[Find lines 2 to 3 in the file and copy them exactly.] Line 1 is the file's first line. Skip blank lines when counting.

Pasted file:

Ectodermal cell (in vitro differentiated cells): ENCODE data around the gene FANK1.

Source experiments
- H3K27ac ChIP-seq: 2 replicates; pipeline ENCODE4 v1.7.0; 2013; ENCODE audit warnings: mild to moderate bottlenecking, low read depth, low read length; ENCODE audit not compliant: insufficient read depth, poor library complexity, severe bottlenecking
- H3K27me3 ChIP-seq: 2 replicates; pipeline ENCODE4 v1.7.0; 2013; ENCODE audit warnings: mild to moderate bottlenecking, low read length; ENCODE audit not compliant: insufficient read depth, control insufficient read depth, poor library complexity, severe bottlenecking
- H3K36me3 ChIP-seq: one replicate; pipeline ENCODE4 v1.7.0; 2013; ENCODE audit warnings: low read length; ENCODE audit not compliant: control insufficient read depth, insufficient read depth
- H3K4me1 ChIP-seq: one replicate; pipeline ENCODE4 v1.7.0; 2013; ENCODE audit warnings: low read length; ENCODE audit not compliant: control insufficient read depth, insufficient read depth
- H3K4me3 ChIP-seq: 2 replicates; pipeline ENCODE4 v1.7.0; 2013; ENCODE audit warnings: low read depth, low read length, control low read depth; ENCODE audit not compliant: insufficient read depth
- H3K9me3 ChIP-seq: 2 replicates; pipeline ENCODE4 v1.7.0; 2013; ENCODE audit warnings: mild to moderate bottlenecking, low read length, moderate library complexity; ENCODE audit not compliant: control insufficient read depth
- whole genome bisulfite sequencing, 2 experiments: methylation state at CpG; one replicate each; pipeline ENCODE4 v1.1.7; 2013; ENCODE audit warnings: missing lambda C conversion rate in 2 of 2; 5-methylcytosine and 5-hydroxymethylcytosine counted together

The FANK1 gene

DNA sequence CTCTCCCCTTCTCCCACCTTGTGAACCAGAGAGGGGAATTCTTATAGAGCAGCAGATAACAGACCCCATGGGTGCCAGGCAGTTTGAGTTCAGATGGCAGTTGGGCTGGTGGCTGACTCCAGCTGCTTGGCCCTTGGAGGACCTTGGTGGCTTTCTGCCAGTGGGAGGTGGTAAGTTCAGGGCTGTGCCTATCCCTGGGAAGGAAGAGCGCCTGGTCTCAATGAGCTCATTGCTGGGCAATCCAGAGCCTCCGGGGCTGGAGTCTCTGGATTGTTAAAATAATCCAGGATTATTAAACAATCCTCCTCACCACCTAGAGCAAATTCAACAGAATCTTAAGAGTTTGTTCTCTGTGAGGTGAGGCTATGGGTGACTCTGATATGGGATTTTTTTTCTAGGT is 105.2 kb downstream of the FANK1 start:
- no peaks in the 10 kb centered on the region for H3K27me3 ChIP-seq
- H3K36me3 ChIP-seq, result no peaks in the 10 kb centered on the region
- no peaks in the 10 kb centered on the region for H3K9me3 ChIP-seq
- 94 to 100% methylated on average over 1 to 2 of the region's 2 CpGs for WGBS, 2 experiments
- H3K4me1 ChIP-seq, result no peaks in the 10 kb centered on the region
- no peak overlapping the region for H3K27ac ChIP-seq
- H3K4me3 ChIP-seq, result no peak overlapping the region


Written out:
Source experiments
- H3K27ac ChIP-seq: 2 replicates; pipeline ENCODE4 v1.7.0; 2013; ENCODE audit warnings: mild to moderate bottlenecking, low read depth, low read length; ENCODE audit not compliant: insufficient read depth, poor library complexity, severe bottlenecking